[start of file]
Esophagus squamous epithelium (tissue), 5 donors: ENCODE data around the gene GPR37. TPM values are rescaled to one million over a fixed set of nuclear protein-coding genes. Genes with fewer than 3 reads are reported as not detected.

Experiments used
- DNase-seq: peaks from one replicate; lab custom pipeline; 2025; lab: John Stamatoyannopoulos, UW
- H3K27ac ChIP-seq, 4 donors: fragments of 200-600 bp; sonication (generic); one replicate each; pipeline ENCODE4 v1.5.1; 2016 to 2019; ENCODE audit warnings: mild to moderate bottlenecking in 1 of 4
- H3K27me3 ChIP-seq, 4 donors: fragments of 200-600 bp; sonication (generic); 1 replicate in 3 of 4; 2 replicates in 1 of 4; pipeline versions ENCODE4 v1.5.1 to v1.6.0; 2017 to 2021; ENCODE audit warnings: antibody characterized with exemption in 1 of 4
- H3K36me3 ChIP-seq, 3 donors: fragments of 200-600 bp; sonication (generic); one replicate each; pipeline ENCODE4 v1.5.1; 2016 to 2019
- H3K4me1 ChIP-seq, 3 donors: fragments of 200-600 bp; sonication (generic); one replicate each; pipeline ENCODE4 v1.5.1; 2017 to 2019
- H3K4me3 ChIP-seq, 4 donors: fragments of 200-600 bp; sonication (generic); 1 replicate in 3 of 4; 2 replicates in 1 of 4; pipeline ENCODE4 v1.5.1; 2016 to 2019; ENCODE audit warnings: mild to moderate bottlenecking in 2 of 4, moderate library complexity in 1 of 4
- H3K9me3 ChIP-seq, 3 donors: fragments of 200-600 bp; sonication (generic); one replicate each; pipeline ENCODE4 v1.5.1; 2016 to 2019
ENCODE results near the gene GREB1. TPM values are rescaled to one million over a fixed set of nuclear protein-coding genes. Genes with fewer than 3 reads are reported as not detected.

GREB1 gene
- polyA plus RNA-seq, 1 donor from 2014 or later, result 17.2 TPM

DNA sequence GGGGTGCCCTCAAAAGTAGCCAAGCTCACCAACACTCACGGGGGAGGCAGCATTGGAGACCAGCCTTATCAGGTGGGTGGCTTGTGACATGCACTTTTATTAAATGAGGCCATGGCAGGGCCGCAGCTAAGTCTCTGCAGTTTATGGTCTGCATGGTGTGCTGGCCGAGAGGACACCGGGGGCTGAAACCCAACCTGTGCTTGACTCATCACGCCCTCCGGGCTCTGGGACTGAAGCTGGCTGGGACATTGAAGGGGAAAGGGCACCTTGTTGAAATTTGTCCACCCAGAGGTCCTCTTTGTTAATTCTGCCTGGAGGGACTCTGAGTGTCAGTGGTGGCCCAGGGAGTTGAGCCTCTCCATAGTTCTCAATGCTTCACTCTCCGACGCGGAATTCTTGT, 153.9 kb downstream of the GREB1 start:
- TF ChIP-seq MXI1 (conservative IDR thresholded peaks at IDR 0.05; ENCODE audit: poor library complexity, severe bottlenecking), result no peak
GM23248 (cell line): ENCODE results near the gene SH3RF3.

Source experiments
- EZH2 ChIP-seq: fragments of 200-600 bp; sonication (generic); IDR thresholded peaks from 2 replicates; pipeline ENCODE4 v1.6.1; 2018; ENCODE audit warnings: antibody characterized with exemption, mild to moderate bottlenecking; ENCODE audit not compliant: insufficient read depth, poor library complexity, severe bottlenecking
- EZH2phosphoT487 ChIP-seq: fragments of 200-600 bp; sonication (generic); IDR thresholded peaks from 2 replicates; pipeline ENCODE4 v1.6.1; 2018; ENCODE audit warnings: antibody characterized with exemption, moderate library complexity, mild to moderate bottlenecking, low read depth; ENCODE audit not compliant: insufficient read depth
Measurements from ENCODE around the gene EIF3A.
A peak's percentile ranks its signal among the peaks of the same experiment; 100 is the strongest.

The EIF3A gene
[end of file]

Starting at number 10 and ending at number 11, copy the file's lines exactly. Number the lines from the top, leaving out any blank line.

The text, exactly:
ENCODE results near the gene GREB1. TPM values are rescaled to one million over a fixed set of nuclear protein-coding genes. Genes with fewer than 3 reads are reported as not detected.

GREB1 gene